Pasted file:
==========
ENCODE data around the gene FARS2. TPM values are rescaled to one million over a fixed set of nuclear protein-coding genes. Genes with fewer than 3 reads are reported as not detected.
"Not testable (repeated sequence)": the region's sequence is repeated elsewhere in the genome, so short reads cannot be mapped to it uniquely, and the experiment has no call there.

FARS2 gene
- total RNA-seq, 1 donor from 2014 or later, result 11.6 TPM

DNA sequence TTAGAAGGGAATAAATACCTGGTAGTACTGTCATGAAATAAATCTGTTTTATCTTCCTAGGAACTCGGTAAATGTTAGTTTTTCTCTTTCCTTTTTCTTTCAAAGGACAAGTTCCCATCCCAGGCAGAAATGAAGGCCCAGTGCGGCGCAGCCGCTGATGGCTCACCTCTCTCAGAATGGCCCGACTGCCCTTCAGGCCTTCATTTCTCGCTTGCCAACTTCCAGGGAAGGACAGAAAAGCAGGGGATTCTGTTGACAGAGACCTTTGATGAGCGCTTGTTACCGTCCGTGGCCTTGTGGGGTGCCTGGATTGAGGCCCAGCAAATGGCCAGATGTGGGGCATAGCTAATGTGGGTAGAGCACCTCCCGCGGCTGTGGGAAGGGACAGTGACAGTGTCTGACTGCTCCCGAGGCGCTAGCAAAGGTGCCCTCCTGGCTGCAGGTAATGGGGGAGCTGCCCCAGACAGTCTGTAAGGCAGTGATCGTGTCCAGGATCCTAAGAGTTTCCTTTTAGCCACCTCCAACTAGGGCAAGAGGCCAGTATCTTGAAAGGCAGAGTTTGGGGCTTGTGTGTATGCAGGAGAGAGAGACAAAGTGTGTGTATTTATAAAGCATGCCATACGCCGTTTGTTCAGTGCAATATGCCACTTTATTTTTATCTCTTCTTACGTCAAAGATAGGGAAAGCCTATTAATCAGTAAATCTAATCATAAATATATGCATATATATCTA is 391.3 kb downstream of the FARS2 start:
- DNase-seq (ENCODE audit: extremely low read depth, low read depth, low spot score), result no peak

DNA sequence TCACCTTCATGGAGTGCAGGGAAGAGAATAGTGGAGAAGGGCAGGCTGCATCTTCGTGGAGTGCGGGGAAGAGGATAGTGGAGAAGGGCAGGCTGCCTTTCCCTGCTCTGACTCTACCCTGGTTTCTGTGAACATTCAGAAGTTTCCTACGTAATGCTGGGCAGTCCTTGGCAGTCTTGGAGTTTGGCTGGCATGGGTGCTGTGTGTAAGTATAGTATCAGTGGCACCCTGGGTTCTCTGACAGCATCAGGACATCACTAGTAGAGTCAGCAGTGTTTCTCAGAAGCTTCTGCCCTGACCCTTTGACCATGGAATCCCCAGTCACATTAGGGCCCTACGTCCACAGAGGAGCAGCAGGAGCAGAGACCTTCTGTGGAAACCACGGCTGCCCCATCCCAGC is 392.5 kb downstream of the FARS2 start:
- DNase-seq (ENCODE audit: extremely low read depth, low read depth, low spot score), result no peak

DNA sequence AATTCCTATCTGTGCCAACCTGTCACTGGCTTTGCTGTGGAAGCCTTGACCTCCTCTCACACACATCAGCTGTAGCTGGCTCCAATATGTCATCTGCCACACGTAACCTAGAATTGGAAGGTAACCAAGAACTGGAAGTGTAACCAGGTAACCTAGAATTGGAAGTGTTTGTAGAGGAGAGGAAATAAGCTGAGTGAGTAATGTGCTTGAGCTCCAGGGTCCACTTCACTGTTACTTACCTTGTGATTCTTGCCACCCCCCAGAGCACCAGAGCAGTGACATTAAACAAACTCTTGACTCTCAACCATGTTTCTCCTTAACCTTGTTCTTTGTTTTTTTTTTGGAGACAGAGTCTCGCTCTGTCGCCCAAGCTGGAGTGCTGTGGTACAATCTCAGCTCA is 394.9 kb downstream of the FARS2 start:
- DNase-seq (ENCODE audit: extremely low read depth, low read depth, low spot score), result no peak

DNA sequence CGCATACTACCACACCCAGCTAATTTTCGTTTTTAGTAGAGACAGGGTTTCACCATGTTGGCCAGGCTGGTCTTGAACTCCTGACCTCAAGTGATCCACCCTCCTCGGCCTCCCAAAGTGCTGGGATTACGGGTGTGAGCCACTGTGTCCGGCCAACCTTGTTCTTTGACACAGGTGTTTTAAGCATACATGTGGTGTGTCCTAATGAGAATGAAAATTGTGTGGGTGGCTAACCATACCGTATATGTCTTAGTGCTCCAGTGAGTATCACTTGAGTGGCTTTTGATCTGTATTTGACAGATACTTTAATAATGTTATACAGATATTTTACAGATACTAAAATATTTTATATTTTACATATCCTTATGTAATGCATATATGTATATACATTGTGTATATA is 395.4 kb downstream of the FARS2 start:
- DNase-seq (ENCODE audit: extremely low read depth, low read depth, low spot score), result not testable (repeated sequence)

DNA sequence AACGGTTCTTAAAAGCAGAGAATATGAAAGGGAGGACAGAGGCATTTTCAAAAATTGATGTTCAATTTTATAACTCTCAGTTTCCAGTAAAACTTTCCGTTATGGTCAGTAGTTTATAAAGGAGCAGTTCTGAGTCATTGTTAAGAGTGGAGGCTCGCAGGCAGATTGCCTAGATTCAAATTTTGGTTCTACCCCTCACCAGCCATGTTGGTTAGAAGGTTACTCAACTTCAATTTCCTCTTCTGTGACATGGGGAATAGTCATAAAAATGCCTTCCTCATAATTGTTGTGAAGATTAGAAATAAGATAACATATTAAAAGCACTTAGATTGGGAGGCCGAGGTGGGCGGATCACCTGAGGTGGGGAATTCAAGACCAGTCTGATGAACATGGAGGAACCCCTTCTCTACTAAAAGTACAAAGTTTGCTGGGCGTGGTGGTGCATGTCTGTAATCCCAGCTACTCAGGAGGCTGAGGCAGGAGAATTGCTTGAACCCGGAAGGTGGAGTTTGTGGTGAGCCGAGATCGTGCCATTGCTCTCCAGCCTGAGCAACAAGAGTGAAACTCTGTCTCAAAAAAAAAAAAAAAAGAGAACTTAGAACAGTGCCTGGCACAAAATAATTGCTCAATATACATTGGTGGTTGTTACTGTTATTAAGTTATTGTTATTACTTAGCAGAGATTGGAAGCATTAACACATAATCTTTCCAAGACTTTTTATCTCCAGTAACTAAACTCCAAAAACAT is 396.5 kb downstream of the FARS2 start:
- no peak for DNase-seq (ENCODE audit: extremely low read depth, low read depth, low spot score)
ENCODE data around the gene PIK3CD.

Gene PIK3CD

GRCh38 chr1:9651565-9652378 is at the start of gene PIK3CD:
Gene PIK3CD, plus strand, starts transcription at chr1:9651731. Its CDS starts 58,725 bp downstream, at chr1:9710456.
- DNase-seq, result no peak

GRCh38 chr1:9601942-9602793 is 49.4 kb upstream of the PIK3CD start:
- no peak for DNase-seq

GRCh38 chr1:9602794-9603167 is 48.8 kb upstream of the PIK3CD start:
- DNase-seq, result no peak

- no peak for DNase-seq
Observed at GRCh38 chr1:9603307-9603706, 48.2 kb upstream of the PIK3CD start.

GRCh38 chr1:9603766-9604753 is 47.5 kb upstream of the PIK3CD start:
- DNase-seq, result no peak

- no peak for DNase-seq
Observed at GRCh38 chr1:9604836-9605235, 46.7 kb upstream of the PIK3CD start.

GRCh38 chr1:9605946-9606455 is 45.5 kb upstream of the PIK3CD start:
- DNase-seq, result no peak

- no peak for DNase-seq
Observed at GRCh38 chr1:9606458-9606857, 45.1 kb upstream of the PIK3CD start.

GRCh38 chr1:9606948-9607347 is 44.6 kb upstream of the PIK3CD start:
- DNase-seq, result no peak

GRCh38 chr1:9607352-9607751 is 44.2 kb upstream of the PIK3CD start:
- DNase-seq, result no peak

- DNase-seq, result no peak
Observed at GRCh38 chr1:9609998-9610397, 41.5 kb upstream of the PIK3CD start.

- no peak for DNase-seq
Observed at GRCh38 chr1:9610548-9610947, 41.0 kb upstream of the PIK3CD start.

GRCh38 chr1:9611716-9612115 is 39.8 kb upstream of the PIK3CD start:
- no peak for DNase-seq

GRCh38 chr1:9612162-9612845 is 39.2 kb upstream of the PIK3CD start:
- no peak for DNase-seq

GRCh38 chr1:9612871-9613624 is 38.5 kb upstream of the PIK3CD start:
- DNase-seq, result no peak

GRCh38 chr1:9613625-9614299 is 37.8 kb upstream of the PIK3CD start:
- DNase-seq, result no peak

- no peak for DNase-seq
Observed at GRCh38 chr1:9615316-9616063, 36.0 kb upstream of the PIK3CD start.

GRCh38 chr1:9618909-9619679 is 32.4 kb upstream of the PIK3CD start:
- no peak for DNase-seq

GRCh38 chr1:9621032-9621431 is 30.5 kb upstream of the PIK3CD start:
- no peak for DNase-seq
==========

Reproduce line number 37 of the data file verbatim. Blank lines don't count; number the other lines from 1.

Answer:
- DNase-seq, result no peak